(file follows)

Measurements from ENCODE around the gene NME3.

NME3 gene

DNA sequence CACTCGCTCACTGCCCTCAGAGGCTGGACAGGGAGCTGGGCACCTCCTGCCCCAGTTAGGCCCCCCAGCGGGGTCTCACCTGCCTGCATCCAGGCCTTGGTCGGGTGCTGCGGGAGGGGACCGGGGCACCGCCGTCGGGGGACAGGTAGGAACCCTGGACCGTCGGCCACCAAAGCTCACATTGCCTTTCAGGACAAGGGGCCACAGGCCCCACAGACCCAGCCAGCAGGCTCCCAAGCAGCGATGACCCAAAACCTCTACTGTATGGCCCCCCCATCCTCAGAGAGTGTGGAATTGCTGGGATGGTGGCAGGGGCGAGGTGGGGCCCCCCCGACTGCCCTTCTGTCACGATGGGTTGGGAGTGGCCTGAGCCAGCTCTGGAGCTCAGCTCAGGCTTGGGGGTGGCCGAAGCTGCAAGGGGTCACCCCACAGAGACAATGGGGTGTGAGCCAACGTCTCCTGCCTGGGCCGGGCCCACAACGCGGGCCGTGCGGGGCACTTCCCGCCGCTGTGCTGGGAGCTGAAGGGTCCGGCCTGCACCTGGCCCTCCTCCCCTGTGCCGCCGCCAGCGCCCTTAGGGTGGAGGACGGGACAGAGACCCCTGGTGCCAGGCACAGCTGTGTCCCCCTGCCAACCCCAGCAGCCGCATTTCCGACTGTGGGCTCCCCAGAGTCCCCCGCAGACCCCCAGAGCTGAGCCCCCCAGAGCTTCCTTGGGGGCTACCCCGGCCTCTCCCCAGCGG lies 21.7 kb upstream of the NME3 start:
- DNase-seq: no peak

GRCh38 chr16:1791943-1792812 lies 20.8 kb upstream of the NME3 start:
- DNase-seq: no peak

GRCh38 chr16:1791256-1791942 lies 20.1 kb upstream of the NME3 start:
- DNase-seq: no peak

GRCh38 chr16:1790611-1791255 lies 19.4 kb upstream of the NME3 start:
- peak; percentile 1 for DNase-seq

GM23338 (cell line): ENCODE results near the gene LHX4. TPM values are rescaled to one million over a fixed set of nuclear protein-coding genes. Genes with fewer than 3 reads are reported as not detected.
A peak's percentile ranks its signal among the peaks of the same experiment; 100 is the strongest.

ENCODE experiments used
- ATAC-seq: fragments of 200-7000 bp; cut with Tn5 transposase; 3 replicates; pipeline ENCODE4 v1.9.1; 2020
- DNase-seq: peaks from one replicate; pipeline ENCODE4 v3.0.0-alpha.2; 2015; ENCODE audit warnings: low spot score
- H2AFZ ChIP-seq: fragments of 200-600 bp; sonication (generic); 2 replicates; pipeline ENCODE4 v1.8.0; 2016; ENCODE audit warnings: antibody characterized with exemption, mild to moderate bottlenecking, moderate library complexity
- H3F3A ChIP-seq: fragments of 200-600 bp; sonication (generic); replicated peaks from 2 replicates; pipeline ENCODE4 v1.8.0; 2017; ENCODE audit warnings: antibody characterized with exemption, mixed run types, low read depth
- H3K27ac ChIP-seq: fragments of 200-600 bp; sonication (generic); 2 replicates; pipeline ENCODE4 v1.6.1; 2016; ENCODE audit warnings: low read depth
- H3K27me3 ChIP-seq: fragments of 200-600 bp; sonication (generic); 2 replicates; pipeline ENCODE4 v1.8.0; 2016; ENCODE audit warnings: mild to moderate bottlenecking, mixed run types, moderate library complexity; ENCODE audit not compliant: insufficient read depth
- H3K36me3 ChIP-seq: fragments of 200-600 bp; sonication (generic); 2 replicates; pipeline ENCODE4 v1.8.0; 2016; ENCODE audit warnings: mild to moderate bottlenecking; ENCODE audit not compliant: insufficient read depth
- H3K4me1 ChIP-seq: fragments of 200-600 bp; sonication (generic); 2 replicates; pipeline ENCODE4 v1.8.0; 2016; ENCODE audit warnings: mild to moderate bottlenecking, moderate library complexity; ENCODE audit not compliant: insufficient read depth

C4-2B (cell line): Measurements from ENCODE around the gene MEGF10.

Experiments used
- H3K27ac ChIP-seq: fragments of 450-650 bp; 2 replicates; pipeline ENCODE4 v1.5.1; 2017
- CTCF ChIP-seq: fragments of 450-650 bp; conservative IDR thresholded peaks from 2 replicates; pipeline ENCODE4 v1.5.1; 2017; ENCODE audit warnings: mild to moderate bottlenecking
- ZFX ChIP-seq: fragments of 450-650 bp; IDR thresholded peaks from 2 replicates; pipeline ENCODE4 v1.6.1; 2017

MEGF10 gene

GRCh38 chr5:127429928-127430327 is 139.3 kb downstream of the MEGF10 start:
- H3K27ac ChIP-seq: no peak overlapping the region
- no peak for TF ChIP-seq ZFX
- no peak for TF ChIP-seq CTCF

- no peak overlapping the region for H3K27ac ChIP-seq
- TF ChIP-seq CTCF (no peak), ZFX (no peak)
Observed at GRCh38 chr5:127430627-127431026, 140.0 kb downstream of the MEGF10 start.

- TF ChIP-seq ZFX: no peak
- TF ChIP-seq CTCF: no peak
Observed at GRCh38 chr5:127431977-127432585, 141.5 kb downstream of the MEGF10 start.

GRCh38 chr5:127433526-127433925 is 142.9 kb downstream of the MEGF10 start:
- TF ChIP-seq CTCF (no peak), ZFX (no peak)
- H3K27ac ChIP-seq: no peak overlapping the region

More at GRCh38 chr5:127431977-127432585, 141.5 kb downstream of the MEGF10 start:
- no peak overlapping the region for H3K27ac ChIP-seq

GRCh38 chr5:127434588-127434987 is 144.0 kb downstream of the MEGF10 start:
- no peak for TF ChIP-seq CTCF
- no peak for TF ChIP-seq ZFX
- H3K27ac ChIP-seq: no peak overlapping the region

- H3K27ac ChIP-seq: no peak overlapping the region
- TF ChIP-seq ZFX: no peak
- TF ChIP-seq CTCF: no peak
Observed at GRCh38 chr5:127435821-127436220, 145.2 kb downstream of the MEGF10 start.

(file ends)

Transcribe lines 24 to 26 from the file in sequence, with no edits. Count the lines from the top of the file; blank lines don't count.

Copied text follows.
- H3K27ac ChIP-seq: fragments of 450-650 bp; 2 replicates; pipeline ENCODE4 v1.5.1; 2017
- CTCF ChIP-seq: fragments of 450-650 bp; conservative IDR thresholded peaks from 2 replicates; pipeline ENCODE4 v1.5.1; 2017; ENCODE audit warnings: mild to moderate bottlenecking
- ZFX ChIP-seq: fragments of 450-650 bp; IDR thresholded peaks from 2 replicates; pipeline ENCODE4 v1.6.1; 2017